With the world slowly reaching what many scientists label “a point of no return” for climate change, countries worldwide are doing their best to combat environmental damage. To that end, the European Union has developed climate and energy targets for the upcoming decade, stating that it is “vital that we direct investments towards sustainable projects and activities.”
To achieve this, the EU devised a “common language and a clear definition” of what exactly that means – what is sustainable, what is green, and how those should be approached at the EU level. This language is presented in the form of an action plan on financing sustainable growth – an EU Taxonomy. It has finally come into play at the start of 2022.
Initial Reaction in Austria
Cerha Hempel Real Estate Partner Mark Krenn, for one, believes that the Taxonomy will create a considerable change in the way sustainable investments are perceived. “Even though it would appear that a number of businesses in Austria are, to an extent, underestimating the potential impacts of the Taxonomy, I believe that it will have a huge impact,” he says.
“Investors will increasingly look for sustainable investments and will do their best to comply – this will set them apart from their competition,” Krenn says. He believes this to be the case, perhaps more than in other markets, especially in real estate. “Real estate investments are long-term investments: when your primary business is investing in long-term products, you do everything you can to grasp all aspects of all legal frameworks that apply. For example, if you invest in an office complex that you wish to market in several years, you need to know whether, a few years down the line, that investment will register as green or not.”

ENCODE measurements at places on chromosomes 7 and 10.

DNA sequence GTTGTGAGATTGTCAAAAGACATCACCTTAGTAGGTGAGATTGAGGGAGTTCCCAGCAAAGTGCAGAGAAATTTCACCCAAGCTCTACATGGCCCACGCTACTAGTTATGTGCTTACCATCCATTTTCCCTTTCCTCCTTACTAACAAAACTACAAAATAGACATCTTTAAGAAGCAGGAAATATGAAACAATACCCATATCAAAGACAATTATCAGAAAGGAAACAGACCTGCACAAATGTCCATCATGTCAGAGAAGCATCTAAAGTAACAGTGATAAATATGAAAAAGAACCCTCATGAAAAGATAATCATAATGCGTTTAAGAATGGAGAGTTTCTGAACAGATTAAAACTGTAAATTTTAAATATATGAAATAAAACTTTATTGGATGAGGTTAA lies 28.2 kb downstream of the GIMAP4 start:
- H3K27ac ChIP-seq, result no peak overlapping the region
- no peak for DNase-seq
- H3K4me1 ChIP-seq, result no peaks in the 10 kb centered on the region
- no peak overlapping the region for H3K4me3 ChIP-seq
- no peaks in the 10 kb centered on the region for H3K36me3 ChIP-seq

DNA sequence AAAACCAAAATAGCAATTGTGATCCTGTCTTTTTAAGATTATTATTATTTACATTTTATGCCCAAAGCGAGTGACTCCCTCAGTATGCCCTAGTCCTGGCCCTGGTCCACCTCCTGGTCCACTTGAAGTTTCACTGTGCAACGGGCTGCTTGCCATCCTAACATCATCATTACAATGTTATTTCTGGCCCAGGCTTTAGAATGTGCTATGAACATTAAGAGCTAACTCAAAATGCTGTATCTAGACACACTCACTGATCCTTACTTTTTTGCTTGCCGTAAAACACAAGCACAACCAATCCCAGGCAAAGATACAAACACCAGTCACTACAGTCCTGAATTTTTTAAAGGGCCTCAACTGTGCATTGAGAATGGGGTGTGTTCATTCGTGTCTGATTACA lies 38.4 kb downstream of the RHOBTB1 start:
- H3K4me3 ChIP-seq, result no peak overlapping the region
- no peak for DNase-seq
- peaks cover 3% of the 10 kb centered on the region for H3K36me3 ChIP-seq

CMS Capital Markets Partner Philipp Mark also believes that the Taxonomy is a positive change. “It’s a good thing to have such an initiative on an EU level, not just on a local one,” he says.
FWP Partner Florian Kranebitter, an ESG expert, believes that the market is, in fact, ahead of the legislative initiative. “The six pillars of the Taxonomy do the groundwork, of course, but the industry and all interested stakeholders are far ahead in their thinking. We’ve seen this in practice, with an increase in ESG-related client inquiries lately,” he says. Kranebitter believes that this is a sign of a positive market rhythm.
“The Taxonomy has become a significant opportunity for Austrian businesses, and law firms have been increasingly engaged in providing ESG-related advice, especially for environmental aspects,” agrees Bernd Rajal, Schoenherr Partner and Head of the firm’s Regulatory and Energy team. According to Rajal, the real issue here is the “challenging renewable energy targets that the Austrian government has set for 2030. It will be most interesting to see how the markets adapt to these targets and overall trends, as more and more investments begin to flow in, especially in wind and photovoltaic energy,” he says. Rajal expects the energy transition to more sustainable sources to mark the following decade.
Are Gas and Nuclear Power Green Now?
However, there are significant concerns as well. “There are some inconsistencies in this initiative,” Mark says. “There is an issue with gas and nuclear power and the fact that these energy sources have been labeled transitionally green.” He says that the Austrian market is “not used to labeling nuclear energy as green” and that this could present an obstacle.
Indeed, Rajal and Kranebitter agree, with Rajal adding that “nuclear is a no-go for the entire Austrian economy – in fact, there is a statutory ban on nuclear plants in Austria. The stance of the Austrian government on this matter significantly differs from general guidelines and initiatives coming from Brussels – which could prove to be a problem.”
“With the Austrian economy being a nuclear-free one, the government has immediately issued statements and expert opinions on the matter,” Kranebitter says. “However, looking at the criteria for something being green or not, it is also important to take into account that there are vast industry-specific differences out there.”
Kranebitter believes that, ultimately, it will be on businesses themselves to adapt and alter their business models to stay compliant and, therefore, competitive at the same time. “It will be extremely difficult for the oil & gas industry, for example, to make the necessary changes. Unless the companies operating in this field engage in drastic overhauls, staying afloat could be all but impossible,” he adds. “Transferring certain businesses to other entities, in an effort to reshuffle business structures and appear more green is one way of going about it, but it is very much unclear if this would work for businesses – and these loopholes could, of course, be closed by the EU soon.”